Shaping the College Curriculum focuses on curriculum development as an important decision-making process in colleges and universities. The authors define curriculum as an academic plan developed in a historical, social, and political context. They identify eight curricular elements that are addressed, intentionally or unintentionally, in developing all college courses and programs. By exploring the interaction of these elements in context they use the academic plan model to clarify the processes of course and program planning, enabling instructors and administrators to ask crucial questions about improving teaching and optimizing student learning. This revised edition continues to stress research-based educational practices. The new edition consolidates and focuses discussion of institutional and sociocultural factors that influence curricular decisions. All chapters have been updated with recent research findings relevant to curriculum leadership, accreditation, assessment, and the influence of academic fields, while two new chapters focus directly on learning research and its implications for instructional practice. A new chapter drawn from research on organizational change provides practical guidance to assist faculty members and administrators who are engaged in extensive program improvements. Streamlined yet still comprehensive and detailed, this revised volume will continue to serve as an invaluable resource for individuals and groups whose work includes planning, designing, delivering, evaluating, and studying curricula in higher education. "This is an extraordinary book that offers not a particular curriculum or structure, but a comprehensive approach for thinking about the curriculum, ensuring that important considerations are not overlooked in its revision or development, and increasing the likelihood that students will learn and develop in ways institutions hope they will. The book brings coherence and intention to what is typically an unstructured, haphazard, and only partially rational process guided more by beliefs than by empirically grounded, substantive information. Lattuca and Stark present their material in ways that are accessible and applicable across planning levels (course, program, department, and institution), local settings, and academic disciplines. It's an admirable and informative marriage of scholarship and practice, and an insightful guide to both. Anyone who cares seriously about how we can make our colleges and universities more educationally effective should read this book." —Patrick T. Terenzini, distinguished professor and senior scientist, Center for the Study of Higher Education, The Pennsylvania State University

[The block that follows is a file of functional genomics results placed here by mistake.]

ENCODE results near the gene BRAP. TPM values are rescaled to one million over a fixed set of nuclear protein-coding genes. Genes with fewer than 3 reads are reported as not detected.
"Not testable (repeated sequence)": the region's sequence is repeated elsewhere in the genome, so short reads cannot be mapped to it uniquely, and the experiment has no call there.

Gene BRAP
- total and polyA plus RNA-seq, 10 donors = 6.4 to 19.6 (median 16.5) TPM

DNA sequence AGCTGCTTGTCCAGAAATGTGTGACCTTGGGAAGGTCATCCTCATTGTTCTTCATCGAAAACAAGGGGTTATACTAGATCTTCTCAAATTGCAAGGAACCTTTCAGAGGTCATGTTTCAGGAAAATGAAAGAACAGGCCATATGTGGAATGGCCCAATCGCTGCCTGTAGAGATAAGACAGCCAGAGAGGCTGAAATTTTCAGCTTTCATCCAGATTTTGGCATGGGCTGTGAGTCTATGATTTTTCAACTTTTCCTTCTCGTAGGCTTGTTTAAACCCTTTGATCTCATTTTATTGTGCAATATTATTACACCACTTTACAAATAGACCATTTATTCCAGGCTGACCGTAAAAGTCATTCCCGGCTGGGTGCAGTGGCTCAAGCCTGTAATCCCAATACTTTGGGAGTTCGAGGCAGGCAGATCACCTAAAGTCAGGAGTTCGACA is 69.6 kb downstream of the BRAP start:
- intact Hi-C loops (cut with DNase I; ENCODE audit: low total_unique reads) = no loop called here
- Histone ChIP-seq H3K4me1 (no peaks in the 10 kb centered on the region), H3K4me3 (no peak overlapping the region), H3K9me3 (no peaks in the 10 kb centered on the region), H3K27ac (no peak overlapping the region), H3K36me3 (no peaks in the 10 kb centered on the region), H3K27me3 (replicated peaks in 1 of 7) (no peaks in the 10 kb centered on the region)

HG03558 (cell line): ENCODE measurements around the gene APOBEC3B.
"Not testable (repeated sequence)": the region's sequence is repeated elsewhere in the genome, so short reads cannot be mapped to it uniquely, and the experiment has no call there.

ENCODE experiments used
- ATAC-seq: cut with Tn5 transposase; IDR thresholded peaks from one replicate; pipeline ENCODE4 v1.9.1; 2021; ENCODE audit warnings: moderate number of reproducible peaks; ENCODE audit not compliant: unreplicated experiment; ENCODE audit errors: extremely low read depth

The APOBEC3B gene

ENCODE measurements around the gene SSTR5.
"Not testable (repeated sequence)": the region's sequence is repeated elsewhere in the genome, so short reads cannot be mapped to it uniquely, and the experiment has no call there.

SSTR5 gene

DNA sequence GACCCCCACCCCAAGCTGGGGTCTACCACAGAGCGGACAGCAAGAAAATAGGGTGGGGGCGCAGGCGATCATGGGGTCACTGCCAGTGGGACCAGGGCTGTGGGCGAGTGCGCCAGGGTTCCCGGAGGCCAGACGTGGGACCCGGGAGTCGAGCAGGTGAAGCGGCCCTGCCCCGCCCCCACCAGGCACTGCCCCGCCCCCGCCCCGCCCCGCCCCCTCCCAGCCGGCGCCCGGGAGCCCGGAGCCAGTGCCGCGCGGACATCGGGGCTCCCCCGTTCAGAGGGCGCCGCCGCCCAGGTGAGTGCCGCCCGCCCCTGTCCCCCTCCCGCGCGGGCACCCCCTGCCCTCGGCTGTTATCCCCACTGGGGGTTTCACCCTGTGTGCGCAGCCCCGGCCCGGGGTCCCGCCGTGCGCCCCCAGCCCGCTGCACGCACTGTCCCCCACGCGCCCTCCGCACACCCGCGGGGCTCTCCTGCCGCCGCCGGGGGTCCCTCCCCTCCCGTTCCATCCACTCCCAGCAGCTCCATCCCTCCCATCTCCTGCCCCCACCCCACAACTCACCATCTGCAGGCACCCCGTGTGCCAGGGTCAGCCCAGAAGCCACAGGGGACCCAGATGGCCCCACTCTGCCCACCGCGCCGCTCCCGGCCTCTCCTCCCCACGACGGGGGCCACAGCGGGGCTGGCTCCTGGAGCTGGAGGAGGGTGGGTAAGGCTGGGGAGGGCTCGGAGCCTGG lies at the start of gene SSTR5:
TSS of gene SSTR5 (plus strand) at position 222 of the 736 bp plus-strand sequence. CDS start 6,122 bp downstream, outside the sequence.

The Culture of Education Policy

Author: Sandra J. Stein
Publisher: Teachers College Press
ISBN: 9780807744796
Format: PDF
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This powerful book shows the many unintended ways in which social and educational policy can shape, if not constrain, the work of educating students. Focusing on the creation and history of Title I of the Elementary and Secondary Education Act (ESEA) from its inception in 1965 to the present, Stein shows how underlying assumptions of policymakers and bureaucratic red tape actually interfere with both educational practice and the goals of the legislation itself. This examination is especially timely, given the recent passage of the No Child Left Behind Act and its sweeping attempts to raise achievement and reduce failure, especially for underserved populations.